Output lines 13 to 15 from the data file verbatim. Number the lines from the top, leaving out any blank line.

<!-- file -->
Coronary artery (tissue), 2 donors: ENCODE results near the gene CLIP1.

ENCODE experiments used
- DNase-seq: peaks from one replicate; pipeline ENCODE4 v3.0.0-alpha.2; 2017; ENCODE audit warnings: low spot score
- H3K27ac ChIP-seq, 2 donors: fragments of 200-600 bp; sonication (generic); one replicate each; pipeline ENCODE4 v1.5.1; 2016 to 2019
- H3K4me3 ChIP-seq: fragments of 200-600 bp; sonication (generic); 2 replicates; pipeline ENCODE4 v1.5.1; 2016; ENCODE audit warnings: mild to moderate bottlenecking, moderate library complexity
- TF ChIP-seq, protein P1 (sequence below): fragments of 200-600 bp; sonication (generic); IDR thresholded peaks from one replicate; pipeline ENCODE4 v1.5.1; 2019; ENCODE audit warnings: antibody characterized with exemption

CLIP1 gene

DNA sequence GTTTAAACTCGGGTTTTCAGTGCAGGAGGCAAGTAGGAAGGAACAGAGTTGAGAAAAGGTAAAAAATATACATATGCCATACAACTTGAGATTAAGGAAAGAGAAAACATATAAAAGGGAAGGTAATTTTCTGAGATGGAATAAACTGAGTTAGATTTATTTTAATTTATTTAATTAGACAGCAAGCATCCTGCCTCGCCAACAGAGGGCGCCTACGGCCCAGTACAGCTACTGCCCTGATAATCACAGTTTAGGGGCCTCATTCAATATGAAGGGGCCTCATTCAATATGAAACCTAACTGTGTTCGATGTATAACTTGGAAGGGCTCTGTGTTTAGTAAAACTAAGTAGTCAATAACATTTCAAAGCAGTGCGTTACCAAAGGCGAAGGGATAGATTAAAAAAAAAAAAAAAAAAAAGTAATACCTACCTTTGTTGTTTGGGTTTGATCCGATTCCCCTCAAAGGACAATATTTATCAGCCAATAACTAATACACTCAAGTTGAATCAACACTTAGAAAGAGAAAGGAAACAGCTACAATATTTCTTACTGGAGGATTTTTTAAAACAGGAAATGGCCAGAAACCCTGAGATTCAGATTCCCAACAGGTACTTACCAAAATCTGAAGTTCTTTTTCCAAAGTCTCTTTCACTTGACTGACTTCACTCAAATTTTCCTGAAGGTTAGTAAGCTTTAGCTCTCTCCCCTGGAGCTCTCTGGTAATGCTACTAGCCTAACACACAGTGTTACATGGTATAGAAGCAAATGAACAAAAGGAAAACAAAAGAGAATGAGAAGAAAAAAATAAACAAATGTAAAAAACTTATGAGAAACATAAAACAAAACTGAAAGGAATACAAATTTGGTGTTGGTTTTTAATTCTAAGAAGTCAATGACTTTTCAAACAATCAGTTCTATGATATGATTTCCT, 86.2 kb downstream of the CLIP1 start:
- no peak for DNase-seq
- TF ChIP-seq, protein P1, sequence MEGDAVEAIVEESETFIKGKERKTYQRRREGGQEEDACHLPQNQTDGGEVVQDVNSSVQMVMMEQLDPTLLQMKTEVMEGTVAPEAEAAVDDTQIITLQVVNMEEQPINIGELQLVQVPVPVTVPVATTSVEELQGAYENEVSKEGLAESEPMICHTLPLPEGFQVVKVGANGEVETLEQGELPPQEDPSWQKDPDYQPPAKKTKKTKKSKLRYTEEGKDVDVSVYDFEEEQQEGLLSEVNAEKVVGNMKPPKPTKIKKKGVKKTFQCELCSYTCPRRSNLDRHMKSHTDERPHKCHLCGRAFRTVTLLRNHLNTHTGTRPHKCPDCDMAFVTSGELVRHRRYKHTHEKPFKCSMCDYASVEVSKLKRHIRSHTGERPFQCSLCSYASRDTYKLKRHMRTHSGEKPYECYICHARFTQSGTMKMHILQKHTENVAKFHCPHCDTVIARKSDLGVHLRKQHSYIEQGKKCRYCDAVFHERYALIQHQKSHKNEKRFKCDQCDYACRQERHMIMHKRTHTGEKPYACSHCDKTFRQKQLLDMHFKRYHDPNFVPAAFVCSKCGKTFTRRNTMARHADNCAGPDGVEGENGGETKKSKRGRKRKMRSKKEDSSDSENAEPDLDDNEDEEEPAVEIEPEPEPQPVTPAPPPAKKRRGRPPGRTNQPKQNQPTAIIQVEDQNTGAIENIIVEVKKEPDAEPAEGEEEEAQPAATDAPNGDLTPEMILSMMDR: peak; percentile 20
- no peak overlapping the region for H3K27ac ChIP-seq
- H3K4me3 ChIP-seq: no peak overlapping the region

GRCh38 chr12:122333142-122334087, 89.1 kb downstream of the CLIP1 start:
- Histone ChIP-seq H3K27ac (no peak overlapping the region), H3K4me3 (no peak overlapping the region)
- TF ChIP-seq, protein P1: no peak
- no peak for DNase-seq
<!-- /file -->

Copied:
GRCh38 chr12:122333142-122334087, 89.1 kb downstream of the CLIP1 start:
- Histone ChIP-seq H3K27ac (no peak overlapping the region), H3K4me3 (no peak overlapping the region)
- TF ChIP-seq, protein P1: no peak